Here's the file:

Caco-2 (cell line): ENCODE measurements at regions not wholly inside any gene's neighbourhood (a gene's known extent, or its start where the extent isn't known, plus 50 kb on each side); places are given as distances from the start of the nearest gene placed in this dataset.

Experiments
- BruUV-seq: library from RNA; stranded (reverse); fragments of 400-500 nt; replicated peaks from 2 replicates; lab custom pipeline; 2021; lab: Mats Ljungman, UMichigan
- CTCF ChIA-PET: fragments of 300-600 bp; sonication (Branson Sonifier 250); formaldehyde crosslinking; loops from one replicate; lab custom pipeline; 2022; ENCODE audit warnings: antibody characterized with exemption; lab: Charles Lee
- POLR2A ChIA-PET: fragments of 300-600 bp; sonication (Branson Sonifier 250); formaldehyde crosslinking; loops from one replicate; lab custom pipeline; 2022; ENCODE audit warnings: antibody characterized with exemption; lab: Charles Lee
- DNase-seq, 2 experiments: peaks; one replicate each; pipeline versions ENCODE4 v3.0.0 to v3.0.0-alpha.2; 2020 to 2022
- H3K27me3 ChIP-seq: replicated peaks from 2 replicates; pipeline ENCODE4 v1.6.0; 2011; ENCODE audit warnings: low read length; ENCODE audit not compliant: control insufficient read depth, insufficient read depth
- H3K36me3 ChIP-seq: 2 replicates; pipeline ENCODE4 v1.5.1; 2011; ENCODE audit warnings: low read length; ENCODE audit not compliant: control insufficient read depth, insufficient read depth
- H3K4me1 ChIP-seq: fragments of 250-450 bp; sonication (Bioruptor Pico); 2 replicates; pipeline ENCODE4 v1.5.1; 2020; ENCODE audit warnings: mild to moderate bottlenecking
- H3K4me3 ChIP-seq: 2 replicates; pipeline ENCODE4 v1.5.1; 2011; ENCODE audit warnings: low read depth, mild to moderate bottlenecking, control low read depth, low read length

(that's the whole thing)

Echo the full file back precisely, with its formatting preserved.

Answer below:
Caco-2 (cell line): ENCODE measurements at regions not wholly inside any gene's neighbourhood (a gene's known extent, or its start where the extent isn't known, plus 50 kb on each side); places are given as distances from the start of the nearest gene placed in this dataset.

Experiments
- BruUV-seq: library from RNA; stranded (reverse); fragments of 400-500 nt; replicated peaks from 2 replicates; lab custom pipeline; 2021; lab: Mats Ljungman, UMichigan
- CTCF ChIA-PET: fragments of 300-600 bp; sonication (Branson Sonifier 250); formaldehyde crosslinking; loops from one replicate; lab custom pipeline; 2022; ENCODE audit warnings: antibody characterized with exemption; lab: Charles Lee
- POLR2A ChIA-PET: fragments of 300-600 bp; sonication (Branson Sonifier 250); formaldehyde crosslinking; loops from one replicate; lab custom pipeline; 2022; ENCODE audit warnings: antibody characterized with exemption; lab: Charles Lee
- DNase-seq, 2 experiments: peaks; one replicate each; pipeline versions ENCODE4 v3.0.0 to v3.0.0-alpha.2; 2020 to 2022
- H3K27me3 ChIP-seq: replicated peaks from 2 replicates; pipeline ENCODE4 v1.6.0; 2011; ENCODE audit warnings: low read length; ENCODE audit not compliant: control insufficient read depth, insufficient read depth
- H3K36me3 ChIP-seq: 2 replicates; pipeline ENCODE4 v1.5.1; 2011; ENCODE audit warnings: low read length; ENCODE audit not compliant: control insufficient read depth, insufficient read depth
- H3K4me1 ChIP-seq: fragments of 250-450 bp; sonication (Bioruptor Pico); 2 replicates; pipeline ENCODE4 v1.5.1; 2020; ENCODE audit warnings: mild to moderate bottlenecking
- H3K4me3 ChIP-seq: 2 replicates; pipeline ENCODE4 v1.5.1; 2011; ENCODE audit warnings: low read depth, mild to moderate bottlenecking, control low read depth, low read length